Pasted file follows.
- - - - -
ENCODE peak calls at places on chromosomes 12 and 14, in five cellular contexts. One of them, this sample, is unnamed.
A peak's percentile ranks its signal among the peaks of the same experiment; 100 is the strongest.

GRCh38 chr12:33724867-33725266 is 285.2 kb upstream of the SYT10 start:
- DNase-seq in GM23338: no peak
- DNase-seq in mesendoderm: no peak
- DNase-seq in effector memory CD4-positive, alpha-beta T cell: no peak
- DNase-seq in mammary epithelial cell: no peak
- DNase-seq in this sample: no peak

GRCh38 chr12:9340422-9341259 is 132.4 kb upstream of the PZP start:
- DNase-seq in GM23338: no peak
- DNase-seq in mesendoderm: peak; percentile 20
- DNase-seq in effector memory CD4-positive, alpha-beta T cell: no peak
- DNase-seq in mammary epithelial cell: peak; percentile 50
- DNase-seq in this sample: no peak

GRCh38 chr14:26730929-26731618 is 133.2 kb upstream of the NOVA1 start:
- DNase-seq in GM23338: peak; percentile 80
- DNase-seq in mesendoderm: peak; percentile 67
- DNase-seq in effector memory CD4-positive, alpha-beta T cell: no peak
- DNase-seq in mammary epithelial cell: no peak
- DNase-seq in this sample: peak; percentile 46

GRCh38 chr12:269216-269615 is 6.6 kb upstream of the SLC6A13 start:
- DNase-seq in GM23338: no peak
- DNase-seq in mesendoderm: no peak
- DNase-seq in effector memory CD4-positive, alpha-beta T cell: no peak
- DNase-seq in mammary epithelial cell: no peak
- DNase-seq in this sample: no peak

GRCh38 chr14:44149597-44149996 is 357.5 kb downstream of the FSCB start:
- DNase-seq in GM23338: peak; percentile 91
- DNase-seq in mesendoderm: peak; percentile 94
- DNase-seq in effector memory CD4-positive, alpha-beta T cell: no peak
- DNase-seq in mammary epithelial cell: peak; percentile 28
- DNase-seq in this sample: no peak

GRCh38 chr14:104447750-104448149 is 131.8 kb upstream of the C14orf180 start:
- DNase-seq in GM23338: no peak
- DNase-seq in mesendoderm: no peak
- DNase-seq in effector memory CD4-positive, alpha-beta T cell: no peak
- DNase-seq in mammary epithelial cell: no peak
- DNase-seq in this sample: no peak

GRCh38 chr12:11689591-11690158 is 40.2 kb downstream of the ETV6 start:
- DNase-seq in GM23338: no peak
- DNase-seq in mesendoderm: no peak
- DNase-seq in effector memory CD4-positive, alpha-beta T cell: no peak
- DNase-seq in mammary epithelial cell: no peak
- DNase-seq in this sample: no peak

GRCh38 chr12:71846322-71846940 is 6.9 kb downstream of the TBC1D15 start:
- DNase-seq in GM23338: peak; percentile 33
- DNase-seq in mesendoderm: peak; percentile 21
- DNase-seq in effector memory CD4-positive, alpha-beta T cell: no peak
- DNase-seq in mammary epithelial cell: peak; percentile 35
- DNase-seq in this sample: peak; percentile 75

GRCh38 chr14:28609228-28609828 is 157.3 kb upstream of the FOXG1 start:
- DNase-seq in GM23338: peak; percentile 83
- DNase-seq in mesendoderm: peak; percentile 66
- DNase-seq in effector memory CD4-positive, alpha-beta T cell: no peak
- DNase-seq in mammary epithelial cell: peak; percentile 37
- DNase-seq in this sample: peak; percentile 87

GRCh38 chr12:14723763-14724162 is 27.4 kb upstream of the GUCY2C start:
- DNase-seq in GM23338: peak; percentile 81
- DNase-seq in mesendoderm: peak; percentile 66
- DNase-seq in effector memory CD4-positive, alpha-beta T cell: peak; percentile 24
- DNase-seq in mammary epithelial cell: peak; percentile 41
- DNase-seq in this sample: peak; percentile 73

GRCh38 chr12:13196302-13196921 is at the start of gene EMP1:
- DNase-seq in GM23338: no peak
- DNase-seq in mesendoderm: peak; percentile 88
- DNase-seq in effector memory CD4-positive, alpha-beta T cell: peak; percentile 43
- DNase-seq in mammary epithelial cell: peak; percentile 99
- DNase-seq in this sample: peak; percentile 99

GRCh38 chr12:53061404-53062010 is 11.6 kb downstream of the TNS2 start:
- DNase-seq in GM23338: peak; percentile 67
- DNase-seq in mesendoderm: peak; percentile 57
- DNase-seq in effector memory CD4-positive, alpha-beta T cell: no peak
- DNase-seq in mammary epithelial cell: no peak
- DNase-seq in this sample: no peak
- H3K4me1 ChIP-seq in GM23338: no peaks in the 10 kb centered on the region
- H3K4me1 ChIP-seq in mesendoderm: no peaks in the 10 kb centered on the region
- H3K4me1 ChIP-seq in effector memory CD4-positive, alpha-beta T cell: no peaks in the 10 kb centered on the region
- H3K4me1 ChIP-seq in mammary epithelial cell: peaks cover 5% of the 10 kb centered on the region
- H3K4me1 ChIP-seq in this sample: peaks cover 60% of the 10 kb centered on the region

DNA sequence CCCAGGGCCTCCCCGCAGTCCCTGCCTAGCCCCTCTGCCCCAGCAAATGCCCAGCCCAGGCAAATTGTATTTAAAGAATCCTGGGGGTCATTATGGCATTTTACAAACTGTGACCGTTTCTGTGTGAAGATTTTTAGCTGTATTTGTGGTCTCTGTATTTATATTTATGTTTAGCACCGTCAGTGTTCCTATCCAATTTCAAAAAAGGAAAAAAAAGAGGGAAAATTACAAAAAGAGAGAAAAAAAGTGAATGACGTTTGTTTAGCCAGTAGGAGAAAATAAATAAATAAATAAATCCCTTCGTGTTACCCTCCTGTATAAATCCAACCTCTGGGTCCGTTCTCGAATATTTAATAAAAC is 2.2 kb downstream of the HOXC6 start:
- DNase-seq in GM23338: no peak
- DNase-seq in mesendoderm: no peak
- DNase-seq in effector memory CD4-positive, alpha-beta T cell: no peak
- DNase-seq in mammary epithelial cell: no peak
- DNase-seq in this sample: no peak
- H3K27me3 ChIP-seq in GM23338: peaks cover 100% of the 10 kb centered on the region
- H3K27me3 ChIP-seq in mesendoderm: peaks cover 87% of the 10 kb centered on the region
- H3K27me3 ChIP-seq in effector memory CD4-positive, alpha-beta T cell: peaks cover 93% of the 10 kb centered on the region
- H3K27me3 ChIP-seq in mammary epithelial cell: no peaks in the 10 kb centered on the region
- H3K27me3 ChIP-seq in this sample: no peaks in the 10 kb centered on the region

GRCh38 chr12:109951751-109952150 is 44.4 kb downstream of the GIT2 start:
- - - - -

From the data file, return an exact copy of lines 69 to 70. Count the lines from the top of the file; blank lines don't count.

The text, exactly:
GRCh38 chr12:53061404-53062010 is 11.6 kb downstream of the TNS2 start:
- DNase-seq in GM23338: peak; percentile 67